Craig C. Hill
Eerdmans, 217 pages
Reviewed by Michelle Sumption
In the center of my college campus was a life-sized statue of Jesus washing Peter’s feet. This was a testimony to one of Sterling College’s core values: servant leadership. During my four years there, this vision of servant-leadership development pervaded both campus life and academics. When I was home on breaks and asked about servant leadership, I would joke that we were learning how to lead our servants. But honestly, I enjoyed this learning experience, even as it opened my eyes to this balance between the biblical teachings of servant leadership and our human tendencies to promote ourselves, increase our status or ambitiously pursue our goals.
Hill’s work, “Servant of All,” honestly and thoughtfully discusses the struggles and realities of status and ambition in leadership using New Testament narratives, as well as the teachings and examples modeled in Jesus, and commanded in his call to love and serve regardless of social cost.
This book examines how New Testament authors used theology to form and sustain community while considering the roles of status and ambition. Using Hill’s rich knowledge of the New Testament, this study is meant to encourage and equip the church to “have the same love, being in full accord and of one mind” (Philippians 2:2b).
I note the ironic realities I bring to this review: a pastor, at the beginning of her ministry, at times convicted of the tendency to impress or please others, reading this book on her own, for the purpose specifically of contributing a hopefully helpful review for a broad group of peers and church leaders. For one, me reading and reviewing this work on my own goes against Hill’s intent in this book, which is to provide fodder for thought-provoking discussion in a church community that will lead to the furthering of God’s Kingdom as we strive to experience God’s love together. Also, reviewing this book serves as a humbling practice of lifting up this brilliant scholarship without caving into any desire I may have of seeking status or ambition.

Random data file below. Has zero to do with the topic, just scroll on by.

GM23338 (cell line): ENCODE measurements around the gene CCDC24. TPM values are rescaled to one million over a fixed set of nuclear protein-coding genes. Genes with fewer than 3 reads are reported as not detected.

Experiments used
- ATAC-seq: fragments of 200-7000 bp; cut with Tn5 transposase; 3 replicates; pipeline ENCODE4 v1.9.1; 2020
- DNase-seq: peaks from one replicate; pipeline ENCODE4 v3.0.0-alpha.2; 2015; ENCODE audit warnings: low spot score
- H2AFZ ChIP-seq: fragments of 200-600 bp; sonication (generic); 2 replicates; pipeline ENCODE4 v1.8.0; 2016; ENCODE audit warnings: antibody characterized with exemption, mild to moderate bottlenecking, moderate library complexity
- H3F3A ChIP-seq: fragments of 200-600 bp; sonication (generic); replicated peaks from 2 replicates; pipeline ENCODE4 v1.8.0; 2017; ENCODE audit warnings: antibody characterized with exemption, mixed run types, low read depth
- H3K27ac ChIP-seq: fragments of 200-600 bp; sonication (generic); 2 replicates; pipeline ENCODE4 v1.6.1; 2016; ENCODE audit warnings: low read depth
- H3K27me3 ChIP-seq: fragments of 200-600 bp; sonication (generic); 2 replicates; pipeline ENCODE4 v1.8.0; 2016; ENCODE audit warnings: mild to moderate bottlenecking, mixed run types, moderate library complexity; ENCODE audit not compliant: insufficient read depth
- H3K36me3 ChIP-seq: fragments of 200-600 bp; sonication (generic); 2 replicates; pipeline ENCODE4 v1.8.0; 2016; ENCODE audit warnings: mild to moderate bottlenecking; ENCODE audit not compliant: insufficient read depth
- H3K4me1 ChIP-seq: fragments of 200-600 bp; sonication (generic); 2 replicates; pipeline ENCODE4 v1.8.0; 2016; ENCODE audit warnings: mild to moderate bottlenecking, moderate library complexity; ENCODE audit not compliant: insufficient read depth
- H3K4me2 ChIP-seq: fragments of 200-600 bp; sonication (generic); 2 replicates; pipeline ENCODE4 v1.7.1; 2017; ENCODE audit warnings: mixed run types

“Servant of All” is a fast-paced, scholarly work that needs to be slowly digested and thoughtfully discerned. Hill has provided ample scholarship and sources from the teachings and examples of Jesus and his disciples, as well as a few of the early Christian communities, including Corinth, Galatia and Philippi. From these texts, the reader is able to glean that these meaning-seeking, status-driven tendencies are a part of human nature, and from that deduction be able to use Hill’s study of these communities and key people to best inhabit the belief, as Jesus did, that “God’s reign was the ultimate reality and the enduring source of meaning.”
The book concludes with Hill’s ideas and thoughts of how the Christian community can best strive for the status and ambition that is understood as living into the reign of God. These concluding remarks, a wonderful close to an excellent work, are also a great conversation starter for church communities as we experience, demonstrate, learn and practice being “servants of all.”
Michelle Sumption is solo pastor of York United Presbyterian Church in York, New York.